New Drug Class Prevents Key Aging Mechanism in Organ Transplants

Organ Transplant Hospital

New research shows that older donor organs accelerate aging in recipients, but treating these organs with Senolytics can mitigate these effects. This finding is key to increasing the donor pool amidst the high demand for organ transplants in Europe.

Recent research indicates that Senolytics, a new class of drugs, have the potential to prevent the transfer of senescence, a key mechanism of ageing, and the related physical and mental decline in individuals receiving organs from older donors.

The groundbreaking research, recently presented at the European Society for Organ Transplantation (ESOT) Congress 2023, heralds new opportunities for increasing the organ donor pool and improving patient outcomes. 

Effects of Transplanting Older Organs

By transplanting older donor organs into younger recipients, researchers from Harvard Medical School and the Mayo Clinic investigated the role of transplantation in inducing senescence, a biological mechanism linked to aging and age-related diseases. The researchers conducted age-disparate heart transplants from both young (3 months) and old (18–21 months) mice into younger recipients.

Recipients that had received old hearts showed augmented frequencies of senescent cells in draining lymph nodes, livers, and muscles, in addition to augmented systemic mt-DNA levels, when compared to recipients that had received young grafts. Strikingly, transplanting old organs led not only to advanced physical but also cognitive impairments in recipient animals.

Potential Solutions and Commentary

The research also uncovered a potential solution to this process by utilizing Senolytics – a new class of drugs designed to specifically target and eliminate senescent cells. When old donors were treated with Senolytics (Dasatinib and Quercetin) prior to organ procurement, the transfer of senescence was significantly reduced through a diminished accumulation of senescent cells and mt-DNA. Recipients who received old organs treated with Senolytics showed improved physical fitness that was comparable to observations in recipients of young organs.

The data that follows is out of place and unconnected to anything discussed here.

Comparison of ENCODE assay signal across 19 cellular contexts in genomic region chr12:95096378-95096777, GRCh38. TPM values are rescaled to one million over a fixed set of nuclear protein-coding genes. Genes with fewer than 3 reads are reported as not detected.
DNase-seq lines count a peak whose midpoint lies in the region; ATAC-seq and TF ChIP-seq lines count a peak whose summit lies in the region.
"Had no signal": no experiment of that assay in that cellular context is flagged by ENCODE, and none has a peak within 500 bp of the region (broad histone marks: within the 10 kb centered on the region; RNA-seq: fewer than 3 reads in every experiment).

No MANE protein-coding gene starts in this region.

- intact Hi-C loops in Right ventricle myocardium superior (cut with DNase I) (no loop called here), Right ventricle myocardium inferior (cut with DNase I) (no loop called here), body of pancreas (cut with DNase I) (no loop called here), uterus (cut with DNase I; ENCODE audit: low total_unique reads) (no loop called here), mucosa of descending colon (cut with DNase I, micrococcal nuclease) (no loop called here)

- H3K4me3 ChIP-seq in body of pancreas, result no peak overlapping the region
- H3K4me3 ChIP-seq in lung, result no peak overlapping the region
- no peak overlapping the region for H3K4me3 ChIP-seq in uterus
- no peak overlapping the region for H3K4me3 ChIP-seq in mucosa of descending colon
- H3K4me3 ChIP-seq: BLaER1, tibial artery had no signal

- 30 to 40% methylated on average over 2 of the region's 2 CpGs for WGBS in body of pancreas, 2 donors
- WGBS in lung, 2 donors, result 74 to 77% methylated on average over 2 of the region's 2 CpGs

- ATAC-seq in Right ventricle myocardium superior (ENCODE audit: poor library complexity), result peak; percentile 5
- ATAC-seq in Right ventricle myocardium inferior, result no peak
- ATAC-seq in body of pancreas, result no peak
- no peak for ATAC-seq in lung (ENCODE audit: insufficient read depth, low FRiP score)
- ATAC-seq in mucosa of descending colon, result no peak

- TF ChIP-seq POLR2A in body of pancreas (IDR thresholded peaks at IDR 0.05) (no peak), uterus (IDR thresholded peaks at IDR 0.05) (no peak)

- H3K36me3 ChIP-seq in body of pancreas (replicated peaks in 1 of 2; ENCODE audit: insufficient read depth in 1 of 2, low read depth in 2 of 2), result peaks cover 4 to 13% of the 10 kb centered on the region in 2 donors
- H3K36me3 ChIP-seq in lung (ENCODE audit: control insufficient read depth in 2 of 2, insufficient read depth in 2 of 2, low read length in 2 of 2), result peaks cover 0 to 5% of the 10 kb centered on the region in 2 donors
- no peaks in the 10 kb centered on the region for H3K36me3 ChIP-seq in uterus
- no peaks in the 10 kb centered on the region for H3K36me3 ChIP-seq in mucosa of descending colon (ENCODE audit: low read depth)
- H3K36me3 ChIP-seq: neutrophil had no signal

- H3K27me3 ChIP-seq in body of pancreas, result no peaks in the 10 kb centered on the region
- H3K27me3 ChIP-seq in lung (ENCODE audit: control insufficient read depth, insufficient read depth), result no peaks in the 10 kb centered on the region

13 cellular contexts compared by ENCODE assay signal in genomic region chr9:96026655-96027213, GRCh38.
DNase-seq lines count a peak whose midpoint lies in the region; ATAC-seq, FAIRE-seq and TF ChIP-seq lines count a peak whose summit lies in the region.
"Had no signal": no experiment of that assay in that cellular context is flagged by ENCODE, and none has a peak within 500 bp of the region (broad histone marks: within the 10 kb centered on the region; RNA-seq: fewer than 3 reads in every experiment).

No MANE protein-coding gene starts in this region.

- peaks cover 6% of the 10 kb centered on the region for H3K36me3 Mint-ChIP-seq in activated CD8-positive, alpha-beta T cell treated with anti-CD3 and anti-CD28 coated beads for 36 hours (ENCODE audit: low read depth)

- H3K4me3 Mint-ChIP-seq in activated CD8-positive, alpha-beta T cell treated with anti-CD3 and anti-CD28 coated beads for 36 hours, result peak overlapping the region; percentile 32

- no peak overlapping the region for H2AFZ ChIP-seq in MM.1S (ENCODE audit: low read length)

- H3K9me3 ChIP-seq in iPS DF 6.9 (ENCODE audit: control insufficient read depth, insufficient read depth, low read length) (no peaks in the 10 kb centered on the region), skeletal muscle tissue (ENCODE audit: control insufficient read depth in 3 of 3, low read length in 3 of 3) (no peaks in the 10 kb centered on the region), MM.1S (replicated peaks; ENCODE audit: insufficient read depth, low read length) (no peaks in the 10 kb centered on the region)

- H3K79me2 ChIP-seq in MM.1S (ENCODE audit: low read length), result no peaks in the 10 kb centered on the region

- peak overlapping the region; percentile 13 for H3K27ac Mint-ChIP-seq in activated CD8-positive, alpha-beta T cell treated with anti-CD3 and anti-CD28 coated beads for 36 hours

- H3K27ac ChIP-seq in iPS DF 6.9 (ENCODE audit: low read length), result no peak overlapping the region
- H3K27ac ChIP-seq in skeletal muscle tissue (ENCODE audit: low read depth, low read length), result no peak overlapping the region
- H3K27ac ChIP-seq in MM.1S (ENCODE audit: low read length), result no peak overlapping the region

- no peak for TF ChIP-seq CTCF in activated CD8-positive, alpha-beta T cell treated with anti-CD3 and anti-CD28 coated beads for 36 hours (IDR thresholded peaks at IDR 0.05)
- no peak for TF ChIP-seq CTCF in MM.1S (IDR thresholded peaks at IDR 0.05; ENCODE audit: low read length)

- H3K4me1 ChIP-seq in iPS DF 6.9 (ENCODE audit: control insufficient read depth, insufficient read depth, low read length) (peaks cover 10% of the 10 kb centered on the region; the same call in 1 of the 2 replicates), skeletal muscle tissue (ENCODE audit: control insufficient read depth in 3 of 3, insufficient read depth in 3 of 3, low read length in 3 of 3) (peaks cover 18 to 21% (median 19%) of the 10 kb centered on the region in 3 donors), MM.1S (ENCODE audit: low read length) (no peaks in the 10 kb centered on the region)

Maximillian J. Roesel, presenting the study as part of the group at Brigham and Women’s Hospital, Harvard Medical School, commented, “Donor age plays a crucial role in the success of transplantations, with recipients of older organs facing worse short- and long-term outcomes. Nevertheless, the use of older donor organs is essential to tackle the global organ shortage, and this research illuminates fundamental challenges and potential solutions for utilizing older organs.”

Addressing Organ Shortage and Future Research

Throughout Europe, the demand for organ transplantation is on the rise, driven by an increase in chronic diseases. Moreover, this growing need far surpasses the available supply of organs, with recent data demonstrating that across Europe an average of 21 people die each day waiting for a transplant.

“Moving forward, we will delve deeper into the mechanisms underpinning our current findings, with a particular focus on the potential role of Senolytics in preventing the transfer of senescence in humans. This research is extremely exciting and clinically so relevant as it may not only help us to improve outcomes but also make more organs available for transplantation,” concluded Stefan G. Tullius, the senior and lead author of the study.

Reference: “Spreading’ aging with the transplantation of old organs: An experimental reality” by Roesel M, et al, 18 September 2023, The European Society for Organ Transplantation Congress 2023 (ESOT Congress 2023).

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